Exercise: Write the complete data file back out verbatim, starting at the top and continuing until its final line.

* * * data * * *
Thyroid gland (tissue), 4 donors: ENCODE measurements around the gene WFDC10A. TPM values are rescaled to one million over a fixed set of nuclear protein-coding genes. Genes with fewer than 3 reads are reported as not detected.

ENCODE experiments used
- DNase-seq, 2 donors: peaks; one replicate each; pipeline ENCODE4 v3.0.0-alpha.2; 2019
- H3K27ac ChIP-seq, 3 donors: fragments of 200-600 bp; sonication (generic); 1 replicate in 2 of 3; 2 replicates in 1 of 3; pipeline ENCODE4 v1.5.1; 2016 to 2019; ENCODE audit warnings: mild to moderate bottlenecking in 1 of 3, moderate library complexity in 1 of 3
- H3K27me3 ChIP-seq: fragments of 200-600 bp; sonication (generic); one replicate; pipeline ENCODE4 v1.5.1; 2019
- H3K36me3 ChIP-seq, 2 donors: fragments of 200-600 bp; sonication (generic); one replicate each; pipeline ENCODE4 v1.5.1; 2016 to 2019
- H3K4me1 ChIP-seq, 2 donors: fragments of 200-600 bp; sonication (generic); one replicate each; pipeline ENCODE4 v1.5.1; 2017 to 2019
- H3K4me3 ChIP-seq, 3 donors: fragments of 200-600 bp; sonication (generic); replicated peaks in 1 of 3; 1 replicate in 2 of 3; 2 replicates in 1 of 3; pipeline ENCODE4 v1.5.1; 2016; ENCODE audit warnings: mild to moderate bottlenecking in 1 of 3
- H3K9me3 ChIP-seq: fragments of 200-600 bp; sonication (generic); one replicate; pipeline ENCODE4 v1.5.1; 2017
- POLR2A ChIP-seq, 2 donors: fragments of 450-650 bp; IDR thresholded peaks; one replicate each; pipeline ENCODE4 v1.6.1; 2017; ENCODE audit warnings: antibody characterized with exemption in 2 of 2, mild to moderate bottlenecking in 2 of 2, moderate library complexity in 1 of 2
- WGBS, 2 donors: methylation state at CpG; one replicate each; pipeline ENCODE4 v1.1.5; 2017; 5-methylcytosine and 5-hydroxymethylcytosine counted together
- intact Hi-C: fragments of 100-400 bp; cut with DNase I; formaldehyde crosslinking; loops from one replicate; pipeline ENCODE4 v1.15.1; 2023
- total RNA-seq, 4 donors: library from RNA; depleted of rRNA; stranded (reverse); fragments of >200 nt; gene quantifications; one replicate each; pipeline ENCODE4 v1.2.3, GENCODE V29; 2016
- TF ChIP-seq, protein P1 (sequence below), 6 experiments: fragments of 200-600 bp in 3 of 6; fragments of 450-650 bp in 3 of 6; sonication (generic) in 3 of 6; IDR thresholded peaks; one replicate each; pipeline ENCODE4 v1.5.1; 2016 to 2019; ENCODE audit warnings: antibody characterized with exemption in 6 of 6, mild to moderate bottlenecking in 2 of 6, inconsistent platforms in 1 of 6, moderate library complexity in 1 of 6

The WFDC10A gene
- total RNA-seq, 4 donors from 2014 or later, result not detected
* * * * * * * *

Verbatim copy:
Thyroid gland (tissue), 4 donors: ENCODE measurements around the gene WFDC10A. TPM values are rescaled to one million over a fixed set of nuclear protein-coding genes. Genes with fewer than 3 reads are reported as not detected.

ENCODE experiments used
- DNase-seq, 2 donors: peaks; one replicate each; pipeline ENCODE4 v3.0.0-alpha.2; 2019
- H3K27ac ChIP-seq, 3 donors: fragments of 200-600 bp; sonication (generic); 1 replicate in 2 of 3; 2 replicates in 1 of 3; pipeline ENCODE4 v1.5.1; 2016 to 2019; ENCODE audit warnings: mild to moderate bottlenecking in 1 of 3, moderate library complexity in 1 of 3
- H3K27me3 ChIP-seq: fragments of 200-600 bp; sonication (generic); one replicate; pipeline ENCODE4 v1.5.1; 2019
- H3K36me3 ChIP-seq, 2 donors: fragments of 200-600 bp; sonication (generic); one replicate each; pipeline ENCODE4 v1.5.1; 2016 to 2019
- H3K4me1 ChIP-seq, 2 donors: fragments of 200-600 bp; sonication (generic); one replicate each; pipeline ENCODE4 v1.5.1; 2017 to 2019
- H3K4me3 ChIP-seq, 3 donors: fragments of 200-600 bp; sonication (generic); replicated peaks in 1 of 3; 1 replicate in 2 of 3; 2 replicates in 1 of 3; pipeline ENCODE4 v1.5.1; 2016; ENCODE audit warnings: mild to moderate bottlenecking in 1 of 3
- H3K9me3 ChIP-seq: fragments of 200-600 bp; sonication (generic); one replicate; pipeline ENCODE4 v1.5.1; 2017
- POLR2A ChIP-seq, 2 donors: fragments of 450-650 bp; IDR thresholded peaks; one replicate each; pipeline ENCODE4 v1.6.1; 2017; ENCODE audit warnings: antibody characterized with exemption in 2 of 2, mild to moderate bottlenecking in 2 of 2, moderate library complexity in 1 of 2
- WGBS, 2 donors: methylation state at CpG; one replicate each; pipeline ENCODE4 v1.1.5; 2017; 5-methylcytosine and 5-hydroxymethylcytosine counted together
- intact Hi-C: fragments of 100-400 bp; cut with DNase I; formaldehyde crosslinking; loops from one replicate; pipeline ENCODE4 v1.15.1; 2023
- total RNA-seq, 4 donors: library from RNA; depleted of rRNA; stranded (reverse); fragments of >200 nt; gene quantifications; one replicate each; pipeline ENCODE4 v1.2.3, GENCODE V29; 2016
- TF ChIP-seq, protein P1 (sequence below), 6 experiments: fragments of 200-600 bp in 3 of 6; fragments of 450-650 bp in 3 of 6; sonication (generic) in 3 of 6; IDR thresholded peaks; one replicate each; pipeline ENCODE4 v1.5.1; 2016 to 2019; ENCODE audit warnings: antibody characterized with exemption in 6 of 6, mild to moderate bottlenecking in 2 of 6, inconsistent platforms in 1 of 6, moderate library complexity in 1 of 6

The WFDC10A gene
- total RNA-seq, 4 donors from 2014 or later, result not detected